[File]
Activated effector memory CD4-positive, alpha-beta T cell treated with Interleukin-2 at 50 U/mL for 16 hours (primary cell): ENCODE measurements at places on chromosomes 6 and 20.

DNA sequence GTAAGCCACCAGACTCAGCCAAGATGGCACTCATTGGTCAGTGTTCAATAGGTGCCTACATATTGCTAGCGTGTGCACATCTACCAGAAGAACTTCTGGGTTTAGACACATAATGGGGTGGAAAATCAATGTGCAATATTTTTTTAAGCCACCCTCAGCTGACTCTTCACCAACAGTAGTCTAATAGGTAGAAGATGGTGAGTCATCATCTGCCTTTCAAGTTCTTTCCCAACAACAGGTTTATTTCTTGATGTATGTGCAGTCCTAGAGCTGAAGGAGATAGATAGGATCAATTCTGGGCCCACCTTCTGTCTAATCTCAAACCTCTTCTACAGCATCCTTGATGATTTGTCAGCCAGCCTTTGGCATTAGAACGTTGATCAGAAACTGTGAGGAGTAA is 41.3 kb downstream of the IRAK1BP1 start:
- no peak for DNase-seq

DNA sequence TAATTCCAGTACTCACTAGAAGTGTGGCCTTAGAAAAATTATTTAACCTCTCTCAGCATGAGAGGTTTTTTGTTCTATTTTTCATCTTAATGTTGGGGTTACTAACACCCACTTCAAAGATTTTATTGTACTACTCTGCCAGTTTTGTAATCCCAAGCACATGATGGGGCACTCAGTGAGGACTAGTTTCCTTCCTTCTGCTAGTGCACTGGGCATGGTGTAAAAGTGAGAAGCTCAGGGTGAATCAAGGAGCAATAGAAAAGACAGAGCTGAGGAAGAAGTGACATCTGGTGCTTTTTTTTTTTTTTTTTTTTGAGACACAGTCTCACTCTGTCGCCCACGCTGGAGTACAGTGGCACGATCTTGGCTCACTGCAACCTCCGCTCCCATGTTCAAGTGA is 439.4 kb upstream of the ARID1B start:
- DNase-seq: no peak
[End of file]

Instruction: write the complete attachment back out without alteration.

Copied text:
Activated effector memory CD4-positive, alpha-beta T cell treated with Interleukin-2 at 50 U/mL for 16 hours (primary cell): ENCODE measurements at places on chromosomes 6 and 20.

DNA sequence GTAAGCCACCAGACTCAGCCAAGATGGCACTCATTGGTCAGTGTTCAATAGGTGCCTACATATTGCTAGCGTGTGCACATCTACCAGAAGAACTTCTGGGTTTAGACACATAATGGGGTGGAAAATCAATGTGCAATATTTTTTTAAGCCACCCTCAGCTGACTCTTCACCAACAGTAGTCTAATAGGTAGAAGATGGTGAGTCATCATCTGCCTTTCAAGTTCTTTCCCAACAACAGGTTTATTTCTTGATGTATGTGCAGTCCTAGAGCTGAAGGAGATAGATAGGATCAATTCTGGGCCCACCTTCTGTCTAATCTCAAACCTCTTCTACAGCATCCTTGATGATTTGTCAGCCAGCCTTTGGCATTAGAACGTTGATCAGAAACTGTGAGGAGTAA is 41.3 kb downstream of the IRAK1BP1 start:
- no peak for DNase-seq

DNA sequence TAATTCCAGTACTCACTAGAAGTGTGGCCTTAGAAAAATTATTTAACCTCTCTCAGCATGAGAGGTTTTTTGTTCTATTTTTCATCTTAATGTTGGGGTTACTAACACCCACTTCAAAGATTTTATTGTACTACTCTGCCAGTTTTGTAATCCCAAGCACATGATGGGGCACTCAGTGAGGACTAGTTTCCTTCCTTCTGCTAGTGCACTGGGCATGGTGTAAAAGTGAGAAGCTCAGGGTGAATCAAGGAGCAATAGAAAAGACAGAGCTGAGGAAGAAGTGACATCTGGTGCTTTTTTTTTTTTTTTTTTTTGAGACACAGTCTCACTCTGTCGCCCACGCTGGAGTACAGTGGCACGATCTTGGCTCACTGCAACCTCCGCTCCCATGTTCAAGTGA is 439.4 kb upstream of the ARID1B start:
- DNase-seq: no peak